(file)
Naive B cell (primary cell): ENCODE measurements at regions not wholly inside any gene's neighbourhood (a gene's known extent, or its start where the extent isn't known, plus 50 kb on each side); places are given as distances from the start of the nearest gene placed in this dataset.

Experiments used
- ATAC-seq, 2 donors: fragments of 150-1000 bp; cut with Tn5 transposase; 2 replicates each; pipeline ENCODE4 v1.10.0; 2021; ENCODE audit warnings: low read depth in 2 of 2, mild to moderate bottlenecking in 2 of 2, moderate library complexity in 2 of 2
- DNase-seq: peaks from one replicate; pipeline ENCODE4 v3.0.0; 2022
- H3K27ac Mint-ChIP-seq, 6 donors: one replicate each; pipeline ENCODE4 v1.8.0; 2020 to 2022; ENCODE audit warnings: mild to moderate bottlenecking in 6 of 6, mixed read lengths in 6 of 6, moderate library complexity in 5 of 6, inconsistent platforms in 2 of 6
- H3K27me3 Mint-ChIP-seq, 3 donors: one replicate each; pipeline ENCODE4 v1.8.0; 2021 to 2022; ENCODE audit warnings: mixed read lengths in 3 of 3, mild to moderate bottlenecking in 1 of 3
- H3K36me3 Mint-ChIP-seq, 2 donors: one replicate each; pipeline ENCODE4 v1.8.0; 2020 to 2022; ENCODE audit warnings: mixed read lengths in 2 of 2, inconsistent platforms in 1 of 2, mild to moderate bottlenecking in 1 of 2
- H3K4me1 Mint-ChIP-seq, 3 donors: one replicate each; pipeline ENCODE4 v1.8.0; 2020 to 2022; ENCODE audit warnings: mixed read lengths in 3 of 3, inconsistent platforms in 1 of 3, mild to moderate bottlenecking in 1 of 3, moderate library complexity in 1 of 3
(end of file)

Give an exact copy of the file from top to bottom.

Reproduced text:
Naive B cell (primary cell): ENCODE measurements at regions not wholly inside any gene's neighbourhood (a gene's known extent, or its start where the extent isn't known, plus 50 kb on each side); places are given as distances from the start of the nearest gene placed in this dataset.

Experiments used
- ATAC-seq, 2 donors: fragments of 150-1000 bp; cut with Tn5 transposase; 2 replicates each; pipeline ENCODE4 v1.10.0; 2021; ENCODE audit warnings: low read depth in 2 of 2, mild to moderate bottlenecking in 2 of 2, moderate library complexity in 2 of 2
- DNase-seq: peaks from one replicate; pipeline ENCODE4 v3.0.0; 2022
- H3K27ac Mint-ChIP-seq, 6 donors: one replicate each; pipeline ENCODE4 v1.8.0; 2020 to 2022; ENCODE audit warnings: mild to moderate bottlenecking in 6 of 6, mixed read lengths in 6 of 6, moderate library complexity in 5 of 6, inconsistent platforms in 2 of 6
- H3K27me3 Mint-ChIP-seq, 3 donors: one replicate each; pipeline ENCODE4 v1.8.0; 2021 to 2022; ENCODE audit warnings: mixed read lengths in 3 of 3, mild to moderate bottlenecking in 1 of 3
- H3K36me3 Mint-ChIP-seq, 2 donors: one replicate each; pipeline ENCODE4 v1.8.0; 2020 to 2022; ENCODE audit warnings: mixed read lengths in 2 of 2, inconsistent platforms in 1 of 2, mild to moderate bottlenecking in 1 of 2
- H3K4me1 Mint-ChIP-seq, 3 donors: one replicate each; pipeline ENCODE4 v1.8.0; 2020 to 2022; ENCODE audit warnings: mixed read lengths in 3 of 3, inconsistent platforms in 1 of 3, mild to moderate bottlenecking in 1 of 3, moderate library complexity in 1 of 3